Sarcomas

Also known as: soft tissue sarcomas.

What are sarcomas?

Sarcomas are rare kinds of cancers that affect the body’s soft tissues. They are given different names depending on the type of cell or tissue involved including muscles, tendons, bone, fat, etc.

For example osteosarcomas affect bone, liposarcomas come from fat cells etc. This means that sarcomas can affect almost any part of the body. Sarcomas are also given a “grade” (low or high grade) depending on how aggressive the sarcoma cells seem to be.

Children are affected more frequently than adults.

What causes sarcomas?

While we don't know the cause of sarcoma development, a family history of sarcomas or other genetic disease appear to play a role in increasing the risk of developing sarcomas. Certain other medical conditions as well as exposure to chemicals and radiation can lead to the development of soft tissue sarcomas.

What are the signs and symptoms of sarcomas?

As sarcomas can grow anywhere in the body, they may be difficult to diagnose early. Frequently there may be no symptoms, or usually a painless lump or swelling is the first thing seen. Symptoms can arise as the tumor grows larger and begins to press on surrounding nerves or organs (like the lungs giving rise to breathing difficulties).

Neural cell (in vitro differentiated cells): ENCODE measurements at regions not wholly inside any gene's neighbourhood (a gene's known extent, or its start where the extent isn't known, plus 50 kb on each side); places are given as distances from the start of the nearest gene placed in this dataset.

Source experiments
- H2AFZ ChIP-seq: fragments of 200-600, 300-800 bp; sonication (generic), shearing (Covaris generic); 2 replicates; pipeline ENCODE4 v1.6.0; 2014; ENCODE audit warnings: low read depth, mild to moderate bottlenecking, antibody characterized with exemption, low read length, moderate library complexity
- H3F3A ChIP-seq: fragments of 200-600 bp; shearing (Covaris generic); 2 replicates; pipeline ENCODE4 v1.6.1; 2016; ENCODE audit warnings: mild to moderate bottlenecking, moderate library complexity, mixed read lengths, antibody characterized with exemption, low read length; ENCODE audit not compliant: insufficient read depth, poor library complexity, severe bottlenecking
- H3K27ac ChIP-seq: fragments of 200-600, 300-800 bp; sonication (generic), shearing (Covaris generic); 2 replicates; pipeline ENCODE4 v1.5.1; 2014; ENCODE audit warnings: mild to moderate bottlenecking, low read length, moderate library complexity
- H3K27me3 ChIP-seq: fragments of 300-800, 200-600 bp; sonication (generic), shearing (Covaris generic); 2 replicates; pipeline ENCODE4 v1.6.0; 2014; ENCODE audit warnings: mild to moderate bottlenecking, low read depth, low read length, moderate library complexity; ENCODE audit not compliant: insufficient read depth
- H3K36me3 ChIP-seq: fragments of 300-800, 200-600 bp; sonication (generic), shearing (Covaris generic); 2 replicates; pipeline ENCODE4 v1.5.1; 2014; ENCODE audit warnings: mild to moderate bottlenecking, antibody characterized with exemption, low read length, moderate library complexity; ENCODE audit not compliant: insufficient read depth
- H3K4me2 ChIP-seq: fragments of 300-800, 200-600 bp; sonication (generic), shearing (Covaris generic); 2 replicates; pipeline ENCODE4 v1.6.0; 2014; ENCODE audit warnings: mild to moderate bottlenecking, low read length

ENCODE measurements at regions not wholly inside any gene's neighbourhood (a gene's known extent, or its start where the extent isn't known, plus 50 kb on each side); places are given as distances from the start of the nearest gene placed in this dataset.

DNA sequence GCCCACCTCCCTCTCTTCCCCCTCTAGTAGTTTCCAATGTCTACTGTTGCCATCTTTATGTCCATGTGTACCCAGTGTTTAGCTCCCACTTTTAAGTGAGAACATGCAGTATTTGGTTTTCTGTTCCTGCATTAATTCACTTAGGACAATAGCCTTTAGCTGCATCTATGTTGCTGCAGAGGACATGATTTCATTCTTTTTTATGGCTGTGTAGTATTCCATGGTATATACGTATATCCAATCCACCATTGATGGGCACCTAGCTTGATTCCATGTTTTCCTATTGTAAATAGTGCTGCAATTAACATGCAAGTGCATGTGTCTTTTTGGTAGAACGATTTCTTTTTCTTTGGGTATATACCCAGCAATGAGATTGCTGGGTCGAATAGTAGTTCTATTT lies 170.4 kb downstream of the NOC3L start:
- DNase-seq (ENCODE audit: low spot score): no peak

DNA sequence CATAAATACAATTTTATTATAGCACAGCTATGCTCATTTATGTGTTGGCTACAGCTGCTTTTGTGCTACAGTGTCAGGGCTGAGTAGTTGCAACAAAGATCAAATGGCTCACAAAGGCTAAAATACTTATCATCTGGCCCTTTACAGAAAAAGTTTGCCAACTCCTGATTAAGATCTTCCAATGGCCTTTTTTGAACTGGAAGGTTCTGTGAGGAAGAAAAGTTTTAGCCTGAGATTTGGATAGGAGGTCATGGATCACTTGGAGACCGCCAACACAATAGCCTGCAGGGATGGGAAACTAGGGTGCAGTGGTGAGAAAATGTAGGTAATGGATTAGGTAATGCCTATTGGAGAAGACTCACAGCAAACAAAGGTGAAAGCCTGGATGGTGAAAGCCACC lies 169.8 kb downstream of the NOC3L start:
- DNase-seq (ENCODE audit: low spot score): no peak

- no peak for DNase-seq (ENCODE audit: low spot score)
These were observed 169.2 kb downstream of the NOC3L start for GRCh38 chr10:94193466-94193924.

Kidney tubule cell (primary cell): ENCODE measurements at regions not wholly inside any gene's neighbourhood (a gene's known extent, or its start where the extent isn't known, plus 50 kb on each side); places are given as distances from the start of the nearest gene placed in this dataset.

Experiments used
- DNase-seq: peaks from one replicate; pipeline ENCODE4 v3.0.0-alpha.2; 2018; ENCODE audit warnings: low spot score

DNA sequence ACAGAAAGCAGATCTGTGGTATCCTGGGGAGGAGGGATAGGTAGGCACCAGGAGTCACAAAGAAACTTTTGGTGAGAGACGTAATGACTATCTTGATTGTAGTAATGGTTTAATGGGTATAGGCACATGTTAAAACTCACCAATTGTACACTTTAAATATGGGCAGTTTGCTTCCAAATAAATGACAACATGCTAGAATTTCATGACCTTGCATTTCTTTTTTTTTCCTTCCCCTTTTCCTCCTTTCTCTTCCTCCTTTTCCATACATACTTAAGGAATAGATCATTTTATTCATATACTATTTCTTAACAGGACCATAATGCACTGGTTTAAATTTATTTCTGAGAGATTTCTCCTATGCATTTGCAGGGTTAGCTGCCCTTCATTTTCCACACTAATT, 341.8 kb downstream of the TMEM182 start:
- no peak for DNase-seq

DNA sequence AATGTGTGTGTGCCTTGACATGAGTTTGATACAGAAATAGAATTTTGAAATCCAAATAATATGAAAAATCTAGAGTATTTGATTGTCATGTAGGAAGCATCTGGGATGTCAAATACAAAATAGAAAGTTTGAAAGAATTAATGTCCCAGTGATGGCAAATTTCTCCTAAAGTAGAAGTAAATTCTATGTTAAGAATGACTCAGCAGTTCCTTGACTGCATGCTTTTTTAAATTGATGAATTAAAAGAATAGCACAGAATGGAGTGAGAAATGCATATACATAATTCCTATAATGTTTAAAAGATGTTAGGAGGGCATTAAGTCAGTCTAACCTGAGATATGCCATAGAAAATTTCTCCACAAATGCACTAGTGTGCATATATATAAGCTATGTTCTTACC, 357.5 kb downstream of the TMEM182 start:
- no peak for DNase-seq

What are sarcomas care options?

Surgery to remove the tumor is the preferred treatment for soft tissue sarcomas when possible. Chemotherapy, radiation therapy and targeted therapy are also often used to treat the cancer that has spread beyond the tumor.


Reviewed by: Maggie Eidson Fader, MD

This page was last updated on: January 13, 2021 01:25 PM

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